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O.J. Simpson Granted Parole From Prison By Nevada Board

AUDIE CORNISH, HOST:

Today, a new page in the O.J. Simpson saga - he's been granted parole. The sports-star-turned-murder-defendant was sent to prison nine years ago for his role in an armed robbery. It happened in Las Vegas. He's been serving time in Nevada's Lovelock prison. He assured the state board via video conference that he deserves parole.

(SOUNDBITE OF ARCHIVED RECORDING)

O J SIMPSON: I've done my time. You know, I've done it as well and as respectfully as I think anybody can.

CORNISH: And the board agreed. Simpson could be released as early as October 1. Josh Peter of USA Today is covering the story. He joins us now. And Josh, let's play the moment Simpson heard the ruling from the parole court.

(SOUNDBITE OF ARCHIVED RECORDING)

CONNIE BISBEE: Mr. Simpson, I do vote to grant parole when eligible. And that will conclude this hearing.

SIMPSON: Thank you.

(APPLAUSE)

CORNISH: Was this unexpected?

JOSH PETER: No. In fact it was expected. I think there are a couple of things at play here. One, they use a risk assessment instrument in Nevada. And it's a 15-point system. The lower the score, the better. And Simpson scored very well for a couple of reasons. One, he had no violations for discipline behaviors while he was in prison here in Nevada - and secondly, no prior convictions. And I know a lot of people might have trouble with that based on their feelings of the 1994 murders of his former wife and Ron Goldman. But as far as the board of parole is concerned - no conviction history, and that that played well for him. That worked in his advantage.

CORNISH: Right. As you mentioned, it's been more than 10 years since he was acquitted in the double murder of his ex-wife Nicole Brown Simpson and her friend Ronald Goldman. The crime that actually put him in prison happened in 2007. Remind us how this Las Vegas robbery led to prison time.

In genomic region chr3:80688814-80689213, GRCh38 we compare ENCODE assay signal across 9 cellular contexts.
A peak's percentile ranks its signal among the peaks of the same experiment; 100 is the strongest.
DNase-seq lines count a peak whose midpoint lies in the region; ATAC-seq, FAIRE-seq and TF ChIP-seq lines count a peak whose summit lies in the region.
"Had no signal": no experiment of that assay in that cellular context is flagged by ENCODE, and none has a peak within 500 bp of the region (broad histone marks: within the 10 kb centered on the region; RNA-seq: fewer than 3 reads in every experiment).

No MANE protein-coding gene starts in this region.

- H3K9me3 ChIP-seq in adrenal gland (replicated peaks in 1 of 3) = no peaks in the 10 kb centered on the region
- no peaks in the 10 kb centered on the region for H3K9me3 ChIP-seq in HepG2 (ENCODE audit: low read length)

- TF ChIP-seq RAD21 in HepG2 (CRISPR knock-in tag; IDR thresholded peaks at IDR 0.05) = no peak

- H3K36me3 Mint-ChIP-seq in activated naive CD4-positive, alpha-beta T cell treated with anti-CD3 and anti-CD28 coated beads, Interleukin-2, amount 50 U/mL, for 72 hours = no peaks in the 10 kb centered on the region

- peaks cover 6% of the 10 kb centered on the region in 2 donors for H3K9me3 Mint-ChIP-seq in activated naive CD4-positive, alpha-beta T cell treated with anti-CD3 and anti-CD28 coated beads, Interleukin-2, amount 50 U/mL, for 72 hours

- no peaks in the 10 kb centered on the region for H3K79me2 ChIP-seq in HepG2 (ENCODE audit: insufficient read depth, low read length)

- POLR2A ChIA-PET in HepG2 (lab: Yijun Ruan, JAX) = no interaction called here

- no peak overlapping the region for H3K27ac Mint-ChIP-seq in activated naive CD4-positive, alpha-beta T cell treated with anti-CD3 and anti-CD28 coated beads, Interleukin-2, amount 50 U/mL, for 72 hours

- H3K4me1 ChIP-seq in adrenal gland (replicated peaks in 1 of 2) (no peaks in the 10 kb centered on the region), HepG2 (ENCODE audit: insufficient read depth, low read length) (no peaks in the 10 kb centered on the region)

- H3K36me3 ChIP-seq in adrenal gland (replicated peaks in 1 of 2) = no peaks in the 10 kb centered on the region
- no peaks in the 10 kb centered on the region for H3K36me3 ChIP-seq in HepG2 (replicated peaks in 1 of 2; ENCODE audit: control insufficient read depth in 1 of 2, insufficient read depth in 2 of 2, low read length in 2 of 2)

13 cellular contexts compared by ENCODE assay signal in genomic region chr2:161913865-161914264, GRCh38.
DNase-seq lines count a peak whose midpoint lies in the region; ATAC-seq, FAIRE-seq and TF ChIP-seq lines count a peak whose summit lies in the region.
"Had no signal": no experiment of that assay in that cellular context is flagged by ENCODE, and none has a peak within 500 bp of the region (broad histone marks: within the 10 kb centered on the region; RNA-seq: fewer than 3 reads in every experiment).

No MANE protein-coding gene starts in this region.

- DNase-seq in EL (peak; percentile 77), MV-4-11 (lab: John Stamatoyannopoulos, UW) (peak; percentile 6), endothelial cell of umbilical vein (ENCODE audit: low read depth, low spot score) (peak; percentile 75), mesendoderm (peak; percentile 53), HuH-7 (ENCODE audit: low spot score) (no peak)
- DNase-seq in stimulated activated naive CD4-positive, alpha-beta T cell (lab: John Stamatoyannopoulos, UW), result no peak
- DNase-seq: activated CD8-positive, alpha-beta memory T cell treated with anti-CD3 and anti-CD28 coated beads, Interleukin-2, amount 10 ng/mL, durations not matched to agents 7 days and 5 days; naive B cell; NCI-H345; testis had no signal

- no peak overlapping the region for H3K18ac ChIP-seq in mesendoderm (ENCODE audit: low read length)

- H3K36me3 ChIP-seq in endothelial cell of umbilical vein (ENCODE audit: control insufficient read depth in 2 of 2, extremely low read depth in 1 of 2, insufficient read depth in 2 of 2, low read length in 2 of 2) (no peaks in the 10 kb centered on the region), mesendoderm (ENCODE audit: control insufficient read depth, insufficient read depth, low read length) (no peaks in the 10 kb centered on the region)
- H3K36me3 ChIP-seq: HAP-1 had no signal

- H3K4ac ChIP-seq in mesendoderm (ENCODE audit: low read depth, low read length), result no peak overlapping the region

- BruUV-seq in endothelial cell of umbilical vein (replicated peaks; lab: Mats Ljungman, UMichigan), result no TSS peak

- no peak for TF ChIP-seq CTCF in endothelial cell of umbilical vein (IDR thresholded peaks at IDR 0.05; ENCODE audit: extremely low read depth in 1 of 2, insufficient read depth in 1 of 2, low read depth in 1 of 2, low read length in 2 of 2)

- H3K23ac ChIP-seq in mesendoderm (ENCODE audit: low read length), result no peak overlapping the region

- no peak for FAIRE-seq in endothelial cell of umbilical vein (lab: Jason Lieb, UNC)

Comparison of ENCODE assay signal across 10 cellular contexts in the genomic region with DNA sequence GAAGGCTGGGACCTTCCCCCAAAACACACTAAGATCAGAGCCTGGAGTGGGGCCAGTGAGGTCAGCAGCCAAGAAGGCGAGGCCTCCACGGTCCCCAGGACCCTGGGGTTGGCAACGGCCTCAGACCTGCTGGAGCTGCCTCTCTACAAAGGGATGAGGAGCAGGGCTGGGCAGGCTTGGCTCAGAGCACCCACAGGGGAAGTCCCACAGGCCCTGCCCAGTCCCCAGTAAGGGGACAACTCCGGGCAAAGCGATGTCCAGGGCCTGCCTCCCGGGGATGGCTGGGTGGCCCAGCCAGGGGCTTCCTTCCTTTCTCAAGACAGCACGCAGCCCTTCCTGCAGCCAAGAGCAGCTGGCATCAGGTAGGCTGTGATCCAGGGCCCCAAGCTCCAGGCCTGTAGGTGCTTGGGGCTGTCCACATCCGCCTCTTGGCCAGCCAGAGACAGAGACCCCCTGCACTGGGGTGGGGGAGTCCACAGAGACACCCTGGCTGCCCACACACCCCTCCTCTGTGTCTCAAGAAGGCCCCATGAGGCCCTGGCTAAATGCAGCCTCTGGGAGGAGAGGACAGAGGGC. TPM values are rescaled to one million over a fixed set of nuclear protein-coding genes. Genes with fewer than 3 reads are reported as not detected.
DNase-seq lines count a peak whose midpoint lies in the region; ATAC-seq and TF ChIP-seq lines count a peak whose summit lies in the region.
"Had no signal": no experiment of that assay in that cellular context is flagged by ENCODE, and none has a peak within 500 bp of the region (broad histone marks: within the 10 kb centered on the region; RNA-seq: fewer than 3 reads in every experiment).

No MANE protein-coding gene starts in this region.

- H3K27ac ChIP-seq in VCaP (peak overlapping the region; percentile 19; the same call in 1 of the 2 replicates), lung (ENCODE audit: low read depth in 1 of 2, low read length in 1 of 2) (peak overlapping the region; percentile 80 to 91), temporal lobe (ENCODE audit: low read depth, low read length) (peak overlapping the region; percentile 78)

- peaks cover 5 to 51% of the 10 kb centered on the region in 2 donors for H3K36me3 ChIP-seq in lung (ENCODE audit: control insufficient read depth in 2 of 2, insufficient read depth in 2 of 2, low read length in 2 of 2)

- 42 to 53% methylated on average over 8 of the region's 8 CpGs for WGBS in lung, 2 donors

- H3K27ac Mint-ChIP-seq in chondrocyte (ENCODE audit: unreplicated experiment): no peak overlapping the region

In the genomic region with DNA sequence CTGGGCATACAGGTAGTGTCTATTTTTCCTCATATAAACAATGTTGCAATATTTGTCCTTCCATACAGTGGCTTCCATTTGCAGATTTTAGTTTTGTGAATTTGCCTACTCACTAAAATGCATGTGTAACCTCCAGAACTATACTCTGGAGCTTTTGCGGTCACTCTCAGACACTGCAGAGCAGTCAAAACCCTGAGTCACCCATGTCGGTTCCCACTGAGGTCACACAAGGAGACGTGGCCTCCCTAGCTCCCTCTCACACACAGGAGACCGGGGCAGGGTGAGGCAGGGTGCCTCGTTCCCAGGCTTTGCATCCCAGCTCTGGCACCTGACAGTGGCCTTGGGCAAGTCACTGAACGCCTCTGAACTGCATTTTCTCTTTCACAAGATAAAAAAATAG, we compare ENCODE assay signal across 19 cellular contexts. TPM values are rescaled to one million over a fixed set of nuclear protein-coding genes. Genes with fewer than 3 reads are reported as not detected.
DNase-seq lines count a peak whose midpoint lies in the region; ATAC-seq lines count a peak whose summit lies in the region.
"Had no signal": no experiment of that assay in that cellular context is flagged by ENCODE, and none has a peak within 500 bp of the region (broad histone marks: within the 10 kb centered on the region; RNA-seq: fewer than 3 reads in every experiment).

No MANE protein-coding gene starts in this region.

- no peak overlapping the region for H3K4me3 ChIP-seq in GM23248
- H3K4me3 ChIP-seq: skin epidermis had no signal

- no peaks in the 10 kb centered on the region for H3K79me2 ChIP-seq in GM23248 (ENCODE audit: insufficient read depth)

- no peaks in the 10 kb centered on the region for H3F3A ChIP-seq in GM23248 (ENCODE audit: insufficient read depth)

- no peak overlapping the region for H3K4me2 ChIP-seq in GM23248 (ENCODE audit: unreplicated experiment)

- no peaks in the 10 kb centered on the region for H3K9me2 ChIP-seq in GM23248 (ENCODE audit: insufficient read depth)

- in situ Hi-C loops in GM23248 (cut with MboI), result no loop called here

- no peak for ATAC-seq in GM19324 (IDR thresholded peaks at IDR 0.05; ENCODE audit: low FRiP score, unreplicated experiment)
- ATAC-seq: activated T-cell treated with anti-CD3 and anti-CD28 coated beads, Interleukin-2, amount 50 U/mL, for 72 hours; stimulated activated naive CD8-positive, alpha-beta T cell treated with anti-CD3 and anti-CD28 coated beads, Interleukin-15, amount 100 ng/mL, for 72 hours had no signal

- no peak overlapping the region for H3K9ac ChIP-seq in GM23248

PETER: Well, O.J. talked at length about it, and we'll go over just a little bit here now. As he recounted, he had gotten a call from someone who said that they knew the possessions of his were in the possession of someone else. It didn't belong to that person. It belonged to O.J. And this person apparently badgered him to try and retrieve the items. And at some point, O.J. agreed. He said he happened to be in Las Vegas for a friend's wedding in 2007 and set out to reclaim the things that he said belonged himself.

At that point, things sort of went awry. Two other men became involved. There was a gun. There were some, I guess, bullying involved. And before you know it, he's arrested and facing charges for kidnapping and robbery, use of a deadly weapon. And it did not go well for Mr. Simpson. I think he eventually got back some of those belongings. But he paid a pretty stiff price.

CORNISH: He's 70 years old now. Where will he go, and how will his parole actually work?

PETER: Well, he'd like to head back to Florida. He's going to need permission from Florida. Florida's already said that they have conditionally accepted him. He'll have to meet Nevada criteria, Florida says, for them to officially approve. But it looks good for him. It looks like everything will work out with that.

He will need to set up a supervision plan. He will have a parole officer. I'm sure he'll have to report pretty regularly or at least periodically to this parole officer. I think they're convinced that he's got a pretty good support system in Florida. His two youngest children, Sydney and Justin, are both in Florida. He's got close friends in Florida.

And the parole board seemed to be in favor of his plan. I'm sure they're going vet it a little bit more. He's got 10 weeks left in his sentence or until he's eligible for release. And they'll probably be working on a lot of these details until then. But they say they don't think - they don't anticipate any delay in his release.

CORNISH: Finally, Simpson does owe millions of dollars to the families of Nicole Brown Simpson and Ronald Goldman for the civil and wrongful death suit. What happens with that?

PETER: Well, it's a little bit up in the air. But the Goldman's family attorney said a couple days ago, if O.J.'s released October 1, we'll be there on October 2. So they certainly intend to get as much money as they can. I think there's just some - a little bit of confusion about whether or not the money he has in pensions is eligible to be claimed by the Goldmans. And that's something that'll have to be worked out.

CORNISH: Josh Peter of USA Today, thank you.

PETER: Thanks for having me. Transcript provided by NPR, Copyright NPR.